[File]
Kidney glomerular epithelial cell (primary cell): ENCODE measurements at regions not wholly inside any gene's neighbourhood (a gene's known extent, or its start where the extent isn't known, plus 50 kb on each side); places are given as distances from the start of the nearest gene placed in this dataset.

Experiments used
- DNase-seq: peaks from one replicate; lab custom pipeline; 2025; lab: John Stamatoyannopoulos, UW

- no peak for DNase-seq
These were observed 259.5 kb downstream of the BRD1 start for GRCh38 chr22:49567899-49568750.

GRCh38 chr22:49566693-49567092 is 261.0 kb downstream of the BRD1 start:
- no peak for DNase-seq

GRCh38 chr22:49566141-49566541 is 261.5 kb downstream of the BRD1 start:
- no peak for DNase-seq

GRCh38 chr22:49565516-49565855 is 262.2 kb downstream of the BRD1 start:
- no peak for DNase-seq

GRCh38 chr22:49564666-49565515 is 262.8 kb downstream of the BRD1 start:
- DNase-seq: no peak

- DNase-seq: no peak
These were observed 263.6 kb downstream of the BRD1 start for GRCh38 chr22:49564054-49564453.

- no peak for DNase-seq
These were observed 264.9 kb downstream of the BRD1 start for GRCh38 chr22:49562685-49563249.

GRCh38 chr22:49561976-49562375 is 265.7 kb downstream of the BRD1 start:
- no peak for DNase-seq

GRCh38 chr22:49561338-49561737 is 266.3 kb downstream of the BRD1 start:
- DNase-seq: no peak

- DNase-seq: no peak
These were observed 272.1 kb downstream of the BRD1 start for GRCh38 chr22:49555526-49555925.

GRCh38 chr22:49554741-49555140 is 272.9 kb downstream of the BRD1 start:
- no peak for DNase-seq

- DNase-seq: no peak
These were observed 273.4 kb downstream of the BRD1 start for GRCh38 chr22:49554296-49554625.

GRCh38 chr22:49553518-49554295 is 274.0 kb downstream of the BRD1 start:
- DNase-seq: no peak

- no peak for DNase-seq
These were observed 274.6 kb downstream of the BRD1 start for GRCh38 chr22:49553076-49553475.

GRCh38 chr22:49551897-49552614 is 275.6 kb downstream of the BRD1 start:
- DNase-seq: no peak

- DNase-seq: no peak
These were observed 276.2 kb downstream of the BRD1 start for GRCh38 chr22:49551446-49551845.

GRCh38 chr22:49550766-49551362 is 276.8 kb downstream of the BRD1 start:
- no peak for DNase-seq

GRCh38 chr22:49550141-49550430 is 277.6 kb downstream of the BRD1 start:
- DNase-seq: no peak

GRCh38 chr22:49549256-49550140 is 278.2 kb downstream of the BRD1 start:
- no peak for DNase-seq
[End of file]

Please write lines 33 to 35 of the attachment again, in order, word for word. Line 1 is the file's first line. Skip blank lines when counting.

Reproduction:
- DNase-seq: no peak

- DNase-seq: no peak
These were observed 276.2 kb downstream of the BRD1 start for GRCh38 chr22:49551446-49551845.